Hearing aids, also known as hearing devices, come in a wide range of styles and colours and are available at different price points. Most medical aids contribute to the cost of hearing aid amplification. The choice of hearing devices is dependent on each individual’s hearing needs, expectations, hearing loss and budget. While a hearing device can amplify sound, it is far more sophisticated than just an amplifier. Technology has improved in leaps and bounds over the years and we can now expect a great deal more from hearing aids than ever before, particularly regarding speech clarity, hearing in noisy environments and connectivity to cell phones and other devices. Hearing devices today are moving closer to incorporating brain function, making it more effective in amplifying sound for the wearer.
Heidi Allan’s Practice supplies all types of hearing aids from various international suppliers including those listed below. We have partnered with these internationally known and acclaimed hearing aid brands to ensure that we offer the best possible range of products to our patients.
Why should I have a hearing test?
“We don’t know what we can’t hear because we can’t hear it”.
Hearing and brain function are closely linked. With changes in hearing, we often see changes in the brain’s ability to deal with sound. If your hearing is starting to change, the sooner you do something about it, the better for your brain’s functioning.
Being able to hear efficiently helps to grow your confidence, improve communication, and maintain relationships while keeping your brain stimulated.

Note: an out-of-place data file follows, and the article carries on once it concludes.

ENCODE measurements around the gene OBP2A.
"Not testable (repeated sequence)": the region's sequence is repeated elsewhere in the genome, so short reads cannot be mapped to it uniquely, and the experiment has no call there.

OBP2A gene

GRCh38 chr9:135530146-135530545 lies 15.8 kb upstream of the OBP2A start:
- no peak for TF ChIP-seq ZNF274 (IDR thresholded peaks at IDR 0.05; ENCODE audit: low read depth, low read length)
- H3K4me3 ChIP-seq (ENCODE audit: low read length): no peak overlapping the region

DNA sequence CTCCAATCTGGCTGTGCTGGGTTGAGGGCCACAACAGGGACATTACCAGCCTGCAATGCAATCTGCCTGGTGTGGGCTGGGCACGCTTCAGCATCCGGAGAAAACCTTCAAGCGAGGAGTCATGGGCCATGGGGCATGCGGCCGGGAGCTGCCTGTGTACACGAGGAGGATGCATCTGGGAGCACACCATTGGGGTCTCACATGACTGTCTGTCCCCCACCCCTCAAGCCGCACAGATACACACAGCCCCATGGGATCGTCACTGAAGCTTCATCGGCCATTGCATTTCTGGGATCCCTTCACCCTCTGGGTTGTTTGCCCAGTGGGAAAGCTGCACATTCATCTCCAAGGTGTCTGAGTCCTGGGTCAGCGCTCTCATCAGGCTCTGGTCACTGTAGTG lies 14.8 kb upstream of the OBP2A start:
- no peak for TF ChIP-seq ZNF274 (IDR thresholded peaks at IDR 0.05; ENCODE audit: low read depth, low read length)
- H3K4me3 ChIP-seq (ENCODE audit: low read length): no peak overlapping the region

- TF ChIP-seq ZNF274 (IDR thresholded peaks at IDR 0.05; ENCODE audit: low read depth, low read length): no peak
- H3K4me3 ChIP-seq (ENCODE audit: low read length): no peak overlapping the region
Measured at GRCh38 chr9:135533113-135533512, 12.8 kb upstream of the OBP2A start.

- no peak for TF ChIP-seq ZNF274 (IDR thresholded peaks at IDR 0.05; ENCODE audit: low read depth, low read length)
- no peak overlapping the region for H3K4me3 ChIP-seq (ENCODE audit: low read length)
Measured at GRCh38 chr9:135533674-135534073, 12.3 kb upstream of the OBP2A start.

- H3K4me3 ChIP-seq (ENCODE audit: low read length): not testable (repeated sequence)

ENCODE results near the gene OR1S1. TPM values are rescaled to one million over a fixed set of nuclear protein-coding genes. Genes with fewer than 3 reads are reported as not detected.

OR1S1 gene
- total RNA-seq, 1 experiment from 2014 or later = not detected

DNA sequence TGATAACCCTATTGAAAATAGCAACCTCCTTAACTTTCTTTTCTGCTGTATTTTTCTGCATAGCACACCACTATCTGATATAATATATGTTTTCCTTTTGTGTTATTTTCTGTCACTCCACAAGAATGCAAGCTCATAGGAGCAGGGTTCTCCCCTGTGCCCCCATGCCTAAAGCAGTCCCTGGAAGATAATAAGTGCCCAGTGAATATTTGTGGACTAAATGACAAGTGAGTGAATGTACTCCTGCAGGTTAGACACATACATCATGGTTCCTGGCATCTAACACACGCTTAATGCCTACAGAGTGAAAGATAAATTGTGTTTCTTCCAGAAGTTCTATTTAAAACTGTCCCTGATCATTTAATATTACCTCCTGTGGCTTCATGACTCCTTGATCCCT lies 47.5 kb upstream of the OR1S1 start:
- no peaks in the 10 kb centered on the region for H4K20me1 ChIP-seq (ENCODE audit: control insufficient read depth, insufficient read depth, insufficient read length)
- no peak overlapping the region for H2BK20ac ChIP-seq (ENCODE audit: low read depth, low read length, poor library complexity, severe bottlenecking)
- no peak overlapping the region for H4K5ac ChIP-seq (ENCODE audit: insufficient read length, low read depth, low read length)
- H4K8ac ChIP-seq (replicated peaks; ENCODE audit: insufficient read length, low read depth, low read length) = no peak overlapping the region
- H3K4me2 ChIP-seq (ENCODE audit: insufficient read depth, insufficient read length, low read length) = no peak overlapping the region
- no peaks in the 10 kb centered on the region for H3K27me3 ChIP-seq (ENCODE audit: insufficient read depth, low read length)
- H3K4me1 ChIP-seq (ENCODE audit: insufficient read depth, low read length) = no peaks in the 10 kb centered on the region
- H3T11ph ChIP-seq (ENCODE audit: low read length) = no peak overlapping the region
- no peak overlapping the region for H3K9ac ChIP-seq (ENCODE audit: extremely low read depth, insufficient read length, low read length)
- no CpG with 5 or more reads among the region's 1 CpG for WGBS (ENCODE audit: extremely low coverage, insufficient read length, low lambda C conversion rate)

What can I expect from a hearing assessment?
A hearing assessment is very different from a simple hearing screening test. A hearing assessment with an audiologist is a diagnostic procedure that is conducted using highly specialized audiological equipment and part of the assessment is conducted in a soundproof booth. The audiologist will assess the mechanical aspects of your ears, your ability to hear sounds, to hear and understand speech, and to process different aspects of sound, such as listening in noise. A hearing screening is a quick test to see how well you hear different tones. You either pass or fail the screening but this does not provide enough information for further assistance.
Is a hearing aid always recommended?
Absolutely not. The diagnostic hearing assessment, together with the information provided by the patient, allows the audiologist to make the appropriate recommendations such as whether a consultation with an Ear, Nose and Throat specialist may be required, whether auditory training is necessary or whether some form of technology may be a solution.
Are all hearing aids the same?
A hearing aid is an assistive device registered with SAHPRA and differs significantly from hearing amplifiers that can be sold without any controls or restrictions. Hearing aids range in level of sophistication, speed of processing and automaticity, as well as style and colour.
How much do hearing aids cost?
Hearing aids vary from less than R10 000 to more than R100 000 per pair with the cost differential largely determined by the sophistication of the microchip inside the hearing aid. The listening needs of the patient, together with the hearing assessment results, will determine which hearing aid is required. This decision is always made in consultation with the patient.
If I get a hearing aid, will my hearing be normal?
No necessarily. A hearing aid will restore your ability to be aware of sound, but auditory training will help your brain be more receptive to the sounds that you have been missing for a while.